The greater Horn of Africa – defined in this report as Djibouti, Eritrea, Ethiopia, Kenya, Somalia, South Sudan, Sudan and Uganda – represents nearly a quarter of sub-Saharan Africa’s GDP, and is home to some of the fastest growing economies, but also many areas that face ongoing conflict and instability.
Fuel costs have more than doubled since the military coup last year and drivers have complained about earning less than they spend. Amid the economic crisis, Sudan’s electricity supplies have suffered too, with frequent power cuts.
UNFPA piloted a renewable energy project in Abu Jebiha, South Kordofan by partnering with Global Aid Hand to install a solar power system in Abu Jebiha Hospital. On 31 December 2021, all hospital facilities began operating with 24/7 renewably-powered electricity, including the maternity ward, operation rooms, blood bank refrigerators, incubators.
The Africa Minigrid Developers Association (AMDA), represented by Chief Executive Officer, Jessica Stephens, and the Common Market for Eastern and Southern Africa (COMESA) represented by the Secretary General, Ms Chileshe Mpundu Kapwepwe, signed a Memorandum of Understanding between the two organizations.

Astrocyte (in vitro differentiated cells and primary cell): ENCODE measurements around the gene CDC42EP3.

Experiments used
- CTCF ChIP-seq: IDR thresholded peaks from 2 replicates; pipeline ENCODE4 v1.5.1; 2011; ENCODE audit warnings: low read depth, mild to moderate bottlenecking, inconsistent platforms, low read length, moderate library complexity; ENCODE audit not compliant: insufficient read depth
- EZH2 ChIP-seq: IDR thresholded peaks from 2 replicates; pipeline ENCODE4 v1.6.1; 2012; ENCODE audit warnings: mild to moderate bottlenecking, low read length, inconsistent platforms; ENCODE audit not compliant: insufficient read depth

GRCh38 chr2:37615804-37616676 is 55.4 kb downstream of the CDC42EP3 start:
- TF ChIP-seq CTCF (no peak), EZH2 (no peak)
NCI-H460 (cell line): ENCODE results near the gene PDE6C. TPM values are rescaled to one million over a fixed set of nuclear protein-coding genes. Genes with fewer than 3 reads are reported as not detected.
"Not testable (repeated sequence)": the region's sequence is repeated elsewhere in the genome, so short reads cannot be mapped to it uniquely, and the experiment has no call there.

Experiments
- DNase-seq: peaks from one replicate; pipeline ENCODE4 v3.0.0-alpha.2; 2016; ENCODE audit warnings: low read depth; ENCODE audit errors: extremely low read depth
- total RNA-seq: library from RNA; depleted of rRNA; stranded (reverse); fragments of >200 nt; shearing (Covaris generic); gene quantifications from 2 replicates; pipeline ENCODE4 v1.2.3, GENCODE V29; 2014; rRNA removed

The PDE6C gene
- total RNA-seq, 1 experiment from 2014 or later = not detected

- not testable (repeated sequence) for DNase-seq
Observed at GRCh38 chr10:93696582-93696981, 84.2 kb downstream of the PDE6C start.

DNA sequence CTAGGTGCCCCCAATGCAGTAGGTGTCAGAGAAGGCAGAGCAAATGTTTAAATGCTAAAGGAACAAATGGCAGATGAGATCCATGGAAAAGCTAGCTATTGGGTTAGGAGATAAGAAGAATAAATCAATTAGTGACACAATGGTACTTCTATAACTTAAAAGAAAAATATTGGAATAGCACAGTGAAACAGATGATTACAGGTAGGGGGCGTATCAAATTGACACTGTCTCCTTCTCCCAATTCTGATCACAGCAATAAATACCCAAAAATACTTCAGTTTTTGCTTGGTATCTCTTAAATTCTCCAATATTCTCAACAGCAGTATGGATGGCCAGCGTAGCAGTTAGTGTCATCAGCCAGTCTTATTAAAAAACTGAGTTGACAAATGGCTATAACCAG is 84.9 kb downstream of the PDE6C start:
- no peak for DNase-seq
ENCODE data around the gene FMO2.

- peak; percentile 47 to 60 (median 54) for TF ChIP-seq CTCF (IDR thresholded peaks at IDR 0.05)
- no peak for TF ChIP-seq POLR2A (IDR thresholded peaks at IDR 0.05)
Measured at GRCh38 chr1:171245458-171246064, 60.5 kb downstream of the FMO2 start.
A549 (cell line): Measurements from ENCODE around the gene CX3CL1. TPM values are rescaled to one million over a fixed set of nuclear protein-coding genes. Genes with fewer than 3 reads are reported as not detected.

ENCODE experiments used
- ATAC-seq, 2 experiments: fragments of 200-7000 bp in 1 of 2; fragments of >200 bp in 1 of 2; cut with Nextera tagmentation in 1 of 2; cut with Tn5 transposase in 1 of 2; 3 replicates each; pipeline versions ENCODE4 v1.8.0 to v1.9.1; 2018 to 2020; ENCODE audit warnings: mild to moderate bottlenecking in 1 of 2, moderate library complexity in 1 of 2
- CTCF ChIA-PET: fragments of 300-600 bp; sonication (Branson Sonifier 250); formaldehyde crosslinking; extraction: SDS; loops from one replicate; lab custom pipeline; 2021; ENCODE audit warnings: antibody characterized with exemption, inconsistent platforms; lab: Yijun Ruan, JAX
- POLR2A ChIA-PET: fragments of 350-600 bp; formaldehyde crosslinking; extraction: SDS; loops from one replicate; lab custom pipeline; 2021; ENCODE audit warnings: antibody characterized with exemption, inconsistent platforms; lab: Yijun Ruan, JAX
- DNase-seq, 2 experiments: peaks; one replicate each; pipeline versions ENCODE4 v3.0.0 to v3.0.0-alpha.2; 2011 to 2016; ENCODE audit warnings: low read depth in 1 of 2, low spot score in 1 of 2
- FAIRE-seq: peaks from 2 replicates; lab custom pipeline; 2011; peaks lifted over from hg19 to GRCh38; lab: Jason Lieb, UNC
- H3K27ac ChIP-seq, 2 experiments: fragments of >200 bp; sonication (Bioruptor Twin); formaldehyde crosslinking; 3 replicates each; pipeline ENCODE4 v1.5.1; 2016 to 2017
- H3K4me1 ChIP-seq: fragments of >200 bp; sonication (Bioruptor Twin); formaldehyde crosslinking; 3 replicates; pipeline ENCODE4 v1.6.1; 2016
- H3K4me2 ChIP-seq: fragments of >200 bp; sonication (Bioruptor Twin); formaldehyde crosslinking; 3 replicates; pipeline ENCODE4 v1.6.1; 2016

Sudan’s lack of foreign reserves has meant frequent trouble securing a stable supply of petrol, diesel, fuel oil, and cooking gas, which have resulted in frequent lines at gas stations, power cuts, and protests.
Land under cultivation increased 46%, driven by the elimination of potentially devesting losses to farmers from crop failures (from lack of fuel), thanks to reliable, constant power.
Sudan’s first solar laboratory has recently opened its doors in the capital Khartoum. The laboratory will mainly help ensure the quality and longevity of imported solar systems and support the country’s electricity transition.
To demonstrate the potential of renewables in Sudan, a $4.4 million Global Environmental Facility (GEF) grant allowed UNDP to trial 29 solar-pumped farms in the Sahara-encompassed Northern State.